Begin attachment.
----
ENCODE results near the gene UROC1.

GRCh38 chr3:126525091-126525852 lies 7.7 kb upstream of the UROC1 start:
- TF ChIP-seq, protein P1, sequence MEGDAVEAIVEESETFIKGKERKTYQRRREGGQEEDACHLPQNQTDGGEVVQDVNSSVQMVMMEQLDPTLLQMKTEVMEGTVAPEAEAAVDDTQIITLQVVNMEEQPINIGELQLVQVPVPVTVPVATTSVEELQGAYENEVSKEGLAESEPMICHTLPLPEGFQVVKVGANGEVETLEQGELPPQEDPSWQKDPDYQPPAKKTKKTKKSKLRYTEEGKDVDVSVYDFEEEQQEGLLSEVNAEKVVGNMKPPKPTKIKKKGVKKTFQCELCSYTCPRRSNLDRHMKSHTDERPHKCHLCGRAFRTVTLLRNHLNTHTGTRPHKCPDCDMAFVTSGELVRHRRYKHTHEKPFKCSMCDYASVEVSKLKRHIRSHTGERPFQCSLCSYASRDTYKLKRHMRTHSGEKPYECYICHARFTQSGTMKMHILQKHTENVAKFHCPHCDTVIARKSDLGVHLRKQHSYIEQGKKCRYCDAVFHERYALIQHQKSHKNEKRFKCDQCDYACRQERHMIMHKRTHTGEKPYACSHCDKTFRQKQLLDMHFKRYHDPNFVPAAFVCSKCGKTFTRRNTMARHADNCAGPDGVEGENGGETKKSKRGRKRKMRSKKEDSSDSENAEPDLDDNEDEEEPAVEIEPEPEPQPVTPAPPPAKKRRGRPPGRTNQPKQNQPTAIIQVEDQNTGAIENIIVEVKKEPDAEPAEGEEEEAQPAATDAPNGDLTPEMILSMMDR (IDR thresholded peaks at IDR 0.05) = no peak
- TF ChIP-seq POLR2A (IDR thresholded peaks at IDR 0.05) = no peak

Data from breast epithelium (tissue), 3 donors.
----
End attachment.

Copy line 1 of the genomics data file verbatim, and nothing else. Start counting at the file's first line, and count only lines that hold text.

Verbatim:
ENCODE results near the gene UROC1.